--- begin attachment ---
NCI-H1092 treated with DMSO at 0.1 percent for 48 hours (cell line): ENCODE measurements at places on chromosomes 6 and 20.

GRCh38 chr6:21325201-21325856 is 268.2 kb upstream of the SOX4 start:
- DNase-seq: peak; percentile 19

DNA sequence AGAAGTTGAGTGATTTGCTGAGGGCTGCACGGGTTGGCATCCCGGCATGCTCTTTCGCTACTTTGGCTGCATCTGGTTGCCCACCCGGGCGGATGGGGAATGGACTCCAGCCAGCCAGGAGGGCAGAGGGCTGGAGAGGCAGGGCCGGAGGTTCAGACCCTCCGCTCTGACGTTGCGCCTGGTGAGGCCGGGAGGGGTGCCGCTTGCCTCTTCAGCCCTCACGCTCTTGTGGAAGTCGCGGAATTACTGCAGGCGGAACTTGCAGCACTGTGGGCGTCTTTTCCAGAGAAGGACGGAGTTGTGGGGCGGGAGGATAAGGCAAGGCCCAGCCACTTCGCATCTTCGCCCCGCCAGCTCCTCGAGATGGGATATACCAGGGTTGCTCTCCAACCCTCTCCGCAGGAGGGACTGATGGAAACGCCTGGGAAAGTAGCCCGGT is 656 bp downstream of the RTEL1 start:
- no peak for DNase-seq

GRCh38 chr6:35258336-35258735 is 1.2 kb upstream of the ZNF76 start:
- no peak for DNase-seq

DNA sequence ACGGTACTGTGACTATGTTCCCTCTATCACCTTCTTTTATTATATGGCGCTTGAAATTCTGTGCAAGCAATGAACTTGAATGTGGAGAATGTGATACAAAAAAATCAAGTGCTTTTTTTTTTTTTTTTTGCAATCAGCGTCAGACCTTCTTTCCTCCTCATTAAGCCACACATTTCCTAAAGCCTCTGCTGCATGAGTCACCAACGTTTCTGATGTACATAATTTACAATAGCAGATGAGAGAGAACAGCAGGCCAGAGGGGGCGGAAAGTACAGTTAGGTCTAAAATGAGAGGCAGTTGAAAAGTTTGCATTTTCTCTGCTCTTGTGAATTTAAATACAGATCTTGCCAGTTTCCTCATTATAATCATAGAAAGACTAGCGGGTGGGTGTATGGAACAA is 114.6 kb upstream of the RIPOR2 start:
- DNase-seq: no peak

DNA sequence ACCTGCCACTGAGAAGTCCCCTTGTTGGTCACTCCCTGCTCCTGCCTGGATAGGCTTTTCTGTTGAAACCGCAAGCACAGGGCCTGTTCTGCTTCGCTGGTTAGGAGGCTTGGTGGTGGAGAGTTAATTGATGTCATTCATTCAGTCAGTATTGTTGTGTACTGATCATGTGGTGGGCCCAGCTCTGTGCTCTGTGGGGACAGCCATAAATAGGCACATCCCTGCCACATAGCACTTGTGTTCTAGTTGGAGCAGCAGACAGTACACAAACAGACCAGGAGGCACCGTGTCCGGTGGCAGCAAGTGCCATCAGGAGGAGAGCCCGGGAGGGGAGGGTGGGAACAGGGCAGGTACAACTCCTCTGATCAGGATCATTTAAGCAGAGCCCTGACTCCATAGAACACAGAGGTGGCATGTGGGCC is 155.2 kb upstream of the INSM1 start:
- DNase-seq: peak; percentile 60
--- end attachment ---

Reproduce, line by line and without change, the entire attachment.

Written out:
NCI-H1092 treated with DMSO at 0.1 percent for 48 hours (cell line): ENCODE measurements at places on chromosomes 6 and 20.

GRCh38 chr6:21325201-21325856 is 268.2 kb upstream of the SOX4 start:
- DNase-seq: peak; percentile 19

DNA sequence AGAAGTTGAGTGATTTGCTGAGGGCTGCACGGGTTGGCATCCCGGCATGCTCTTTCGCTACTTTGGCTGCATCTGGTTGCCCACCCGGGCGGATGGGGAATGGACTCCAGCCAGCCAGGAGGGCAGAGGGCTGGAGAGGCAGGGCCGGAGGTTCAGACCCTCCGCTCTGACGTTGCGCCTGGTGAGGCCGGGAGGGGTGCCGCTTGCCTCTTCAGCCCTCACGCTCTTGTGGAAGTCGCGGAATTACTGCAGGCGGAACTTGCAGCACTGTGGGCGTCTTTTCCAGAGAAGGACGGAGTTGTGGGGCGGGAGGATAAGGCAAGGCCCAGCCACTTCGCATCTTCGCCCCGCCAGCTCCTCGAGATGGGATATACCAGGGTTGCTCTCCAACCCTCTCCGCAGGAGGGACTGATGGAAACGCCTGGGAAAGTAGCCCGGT is 656 bp downstream of the RTEL1 start:
- no peak for DNase-seq

GRCh38 chr6:35258336-35258735 is 1.2 kb upstream of the ZNF76 start:
- no peak for DNase-seq

DNA sequence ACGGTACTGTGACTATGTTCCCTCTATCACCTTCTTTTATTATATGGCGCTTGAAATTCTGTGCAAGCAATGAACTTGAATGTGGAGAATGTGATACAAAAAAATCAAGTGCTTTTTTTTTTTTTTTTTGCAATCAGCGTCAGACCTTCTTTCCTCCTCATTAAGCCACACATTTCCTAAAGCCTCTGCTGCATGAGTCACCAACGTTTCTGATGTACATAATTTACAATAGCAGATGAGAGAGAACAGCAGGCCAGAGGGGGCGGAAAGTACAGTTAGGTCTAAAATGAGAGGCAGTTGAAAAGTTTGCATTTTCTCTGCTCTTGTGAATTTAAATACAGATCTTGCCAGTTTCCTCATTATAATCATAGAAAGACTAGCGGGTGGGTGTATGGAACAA is 114.6 kb upstream of the RIPOR2 start:
- DNase-seq: no peak

DNA sequence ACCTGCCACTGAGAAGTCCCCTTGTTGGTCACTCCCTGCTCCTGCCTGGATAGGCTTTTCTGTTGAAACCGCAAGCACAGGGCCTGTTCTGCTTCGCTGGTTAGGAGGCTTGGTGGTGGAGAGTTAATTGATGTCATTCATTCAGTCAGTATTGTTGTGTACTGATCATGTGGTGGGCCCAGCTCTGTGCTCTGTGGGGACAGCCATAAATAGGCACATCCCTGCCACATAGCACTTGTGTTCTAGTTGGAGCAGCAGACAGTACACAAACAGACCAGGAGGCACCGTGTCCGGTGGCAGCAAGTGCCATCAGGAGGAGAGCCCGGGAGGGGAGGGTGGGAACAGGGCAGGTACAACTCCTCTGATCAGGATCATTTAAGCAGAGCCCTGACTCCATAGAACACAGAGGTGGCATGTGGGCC is 155.2 kb upstream of the INSM1 start:
- DNase-seq: peak; percentile 60